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Mothers less likely to pursue HPV vaccination for youngest daughters

CINCINNATI Because the first national study of its kind has found that U.S. mothers report they are less likely to vaccinate daughters under age 13 against human papillomavirus virus (HPV), even though the vaccine is recommended for girls at age 11 and 12, its incumbent upon the healthcare community to work to improve moms acceptance of the vaccination for younger daughters, say researchers at Cincinnati Childrens Hospital Medical Center who conducted the study. HPV is a sexually transmitted virus known to cause cervical cancer.

The study will be presented May 4 at the American Academy of Pediatrics Presidential Plenary session, of the annual meeting of the Pediatric Academic Societies in Honolulu.

Because HPV is the most common sexually transmitted infection (see background information below) and often acquired soon after the onset of sexual activity, the CDC recommends that HPV vaccination ideally occur before a girl becomes sexually active, as the vaccine will not reverse HPV infection, says Jessica Kahn, M.D., a physician in the division of adolescent medicine at Cincinnati Childrens and the studys lead author. Currently the U.S. Centers for Disease Control and Prevention (CDC) recommends that 11- and 12-year-old girls be targeted for HPV immunization. But the researchers found that mothers surveyed are currently not inclined to follow that guideline.

In the study, while 86 percent of moms intended to vaccinate a 16- to 18-year-old daughter, and 68 percent intended to vaccinate a 13- to 15-year-old daughter, fewer than half only 48 percent intended to vaccinate a 9- to 12-year-old daughter, according to the data analyzed by Dr. Kahn and her colleagues. Mothers intention to vaccinate against HPV is lowest for the younger daughters. Yet, younger girls are more likely than older girls to benefit from vaccination, which is why the CDC recommends that they be targeted for vaccination. This discrepancy between mothers attitudes and CDC recommendations represents a challenge for health care providers.

We found that mothers beliefs about HPV vaccination are the most powerful determinants of whether they intend to vaccinate their daughters at this age. The findings of our study, in combination with results of the evolving literature on HPV vaccine acceptability, provide information that can be used to improve moms acceptance of HPV vaccination for their younger daughters.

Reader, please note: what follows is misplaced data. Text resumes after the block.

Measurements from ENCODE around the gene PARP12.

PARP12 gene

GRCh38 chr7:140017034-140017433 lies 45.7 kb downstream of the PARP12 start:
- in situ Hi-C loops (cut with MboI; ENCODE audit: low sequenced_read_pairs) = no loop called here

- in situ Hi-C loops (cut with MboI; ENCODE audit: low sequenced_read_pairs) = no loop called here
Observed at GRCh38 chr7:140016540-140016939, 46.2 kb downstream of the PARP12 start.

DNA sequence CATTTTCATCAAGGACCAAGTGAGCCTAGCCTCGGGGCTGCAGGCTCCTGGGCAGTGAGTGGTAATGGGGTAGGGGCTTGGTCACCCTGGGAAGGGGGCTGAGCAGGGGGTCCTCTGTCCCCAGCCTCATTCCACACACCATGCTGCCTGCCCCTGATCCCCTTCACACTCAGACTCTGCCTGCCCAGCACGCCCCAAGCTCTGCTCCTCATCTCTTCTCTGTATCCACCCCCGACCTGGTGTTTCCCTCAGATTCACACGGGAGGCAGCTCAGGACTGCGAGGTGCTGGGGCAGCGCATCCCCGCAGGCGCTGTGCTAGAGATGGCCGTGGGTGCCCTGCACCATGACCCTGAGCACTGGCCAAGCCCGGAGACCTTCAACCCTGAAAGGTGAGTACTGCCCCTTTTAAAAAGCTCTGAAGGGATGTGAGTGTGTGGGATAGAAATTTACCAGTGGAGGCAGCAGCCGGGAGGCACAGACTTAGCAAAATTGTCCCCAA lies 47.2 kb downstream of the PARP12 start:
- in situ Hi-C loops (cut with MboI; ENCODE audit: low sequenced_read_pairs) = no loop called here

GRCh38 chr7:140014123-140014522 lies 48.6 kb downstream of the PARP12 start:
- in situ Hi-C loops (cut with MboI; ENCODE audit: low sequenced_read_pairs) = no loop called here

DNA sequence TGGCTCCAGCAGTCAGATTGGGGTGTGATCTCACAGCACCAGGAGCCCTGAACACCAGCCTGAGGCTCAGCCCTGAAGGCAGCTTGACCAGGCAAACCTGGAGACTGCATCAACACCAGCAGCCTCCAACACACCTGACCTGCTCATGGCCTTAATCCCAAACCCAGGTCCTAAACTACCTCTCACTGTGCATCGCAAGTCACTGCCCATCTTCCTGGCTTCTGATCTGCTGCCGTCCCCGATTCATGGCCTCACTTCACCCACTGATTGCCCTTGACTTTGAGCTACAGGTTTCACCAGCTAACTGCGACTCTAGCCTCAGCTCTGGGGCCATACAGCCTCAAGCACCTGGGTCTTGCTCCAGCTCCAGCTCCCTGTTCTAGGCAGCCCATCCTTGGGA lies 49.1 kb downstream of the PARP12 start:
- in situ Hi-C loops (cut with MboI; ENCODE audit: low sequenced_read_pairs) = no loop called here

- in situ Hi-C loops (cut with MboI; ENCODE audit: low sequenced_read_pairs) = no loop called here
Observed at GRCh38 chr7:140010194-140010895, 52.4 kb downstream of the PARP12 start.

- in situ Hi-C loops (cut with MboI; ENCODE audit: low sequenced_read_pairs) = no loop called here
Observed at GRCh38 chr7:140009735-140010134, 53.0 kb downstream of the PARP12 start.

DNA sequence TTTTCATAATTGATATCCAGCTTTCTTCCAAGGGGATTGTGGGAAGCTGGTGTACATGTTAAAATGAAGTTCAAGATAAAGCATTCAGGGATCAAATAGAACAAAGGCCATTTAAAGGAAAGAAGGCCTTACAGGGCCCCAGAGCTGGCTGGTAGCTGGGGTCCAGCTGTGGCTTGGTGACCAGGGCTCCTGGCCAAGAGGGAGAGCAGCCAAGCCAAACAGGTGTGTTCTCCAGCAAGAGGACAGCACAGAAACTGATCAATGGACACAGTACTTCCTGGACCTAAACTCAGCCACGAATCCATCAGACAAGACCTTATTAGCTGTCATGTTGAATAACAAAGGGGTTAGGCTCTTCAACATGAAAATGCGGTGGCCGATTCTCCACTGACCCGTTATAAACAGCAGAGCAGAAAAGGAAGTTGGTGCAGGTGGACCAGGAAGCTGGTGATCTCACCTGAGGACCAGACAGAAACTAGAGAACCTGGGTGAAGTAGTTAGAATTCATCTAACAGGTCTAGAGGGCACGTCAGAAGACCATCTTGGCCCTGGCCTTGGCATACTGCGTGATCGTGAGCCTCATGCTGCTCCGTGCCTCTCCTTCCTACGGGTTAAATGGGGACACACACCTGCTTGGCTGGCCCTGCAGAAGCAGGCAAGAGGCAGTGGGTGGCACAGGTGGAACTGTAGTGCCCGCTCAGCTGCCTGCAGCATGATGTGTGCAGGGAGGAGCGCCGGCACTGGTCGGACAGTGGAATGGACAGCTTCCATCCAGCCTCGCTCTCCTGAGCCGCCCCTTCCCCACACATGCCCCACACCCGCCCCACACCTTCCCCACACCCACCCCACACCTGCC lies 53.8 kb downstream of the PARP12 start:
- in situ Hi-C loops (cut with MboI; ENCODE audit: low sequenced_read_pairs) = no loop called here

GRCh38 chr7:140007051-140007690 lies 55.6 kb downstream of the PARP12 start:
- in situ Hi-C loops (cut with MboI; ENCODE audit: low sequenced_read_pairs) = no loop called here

Factors independently associated with intention to vaccinate a younger daughter included belief that ones daughter should get a regular Pap screen and beliefs about HPV vaccines. The seven-item scale measuring beliefs about HPV vaccines included perceived benefits to HPV vaccination (such as whether that vaccination will protect ones daughter against cervical cancer), perceived barriers to vaccination (such as whether that vaccination may lead to riskier sexual behaviors), belief that the daughter is at risk for HPV infection, belief that HPV-related diseases such as cervical cancer are serious, and belief that ones doctor would recommend vaccination.

Dr. Kahn said that the most powerful individual predictors that were most associated with likelihood to vaccinate their younger daughters were (in order): belief that HPV vaccination would provide protection against cervical cancer, belief that vaccinated girls would not practice riskier sex, belief that ones daughters clinician would recommend HPV vaccines for her, and belief that ones daughter is at risk for HPV infection.

Because we found moms personal beliefs play such an important role in their decisions to have younger daughters immunized against HPV, the development of evidence-based messages that emphasize adolescent girls risk for HPV infection, the effectiveness of the vaccine in preventing cervical cancer, and clinician endorsement of vaccination may increase the acceptability of the HPV vaccine among parents and help to maximize HPV vaccine uptake, says Dr. Kahn. A comprehensive approach to enhancing parental acceptability of HPV vaccination would involve the combined efforts of clinicians, health educators, advocacy groups, and public health personnel.

For the study, Dr. Kahn and her colleagues surveyed 10,521 mothers of adolescents enrolled in the Growing Up Today Study (GUTS), a longitudinal study of the children of mothers participating in the Nurses Health Study II (NHS 2), between June 2006 and February 2007. The survey assessed demographic factors, gynecologic history, communication with daughters about Pap screening, and mothers beliefs about Pap testing and about HPV vaccines as well as intention to vaccinate daughters of varying ages. Researchers also looked at mothers intention to get the vaccine themselves and found that 48 percent intend to be vaccinated.


Contact: Jim Feuer
Cincinnati Children's Hospital Medical Center

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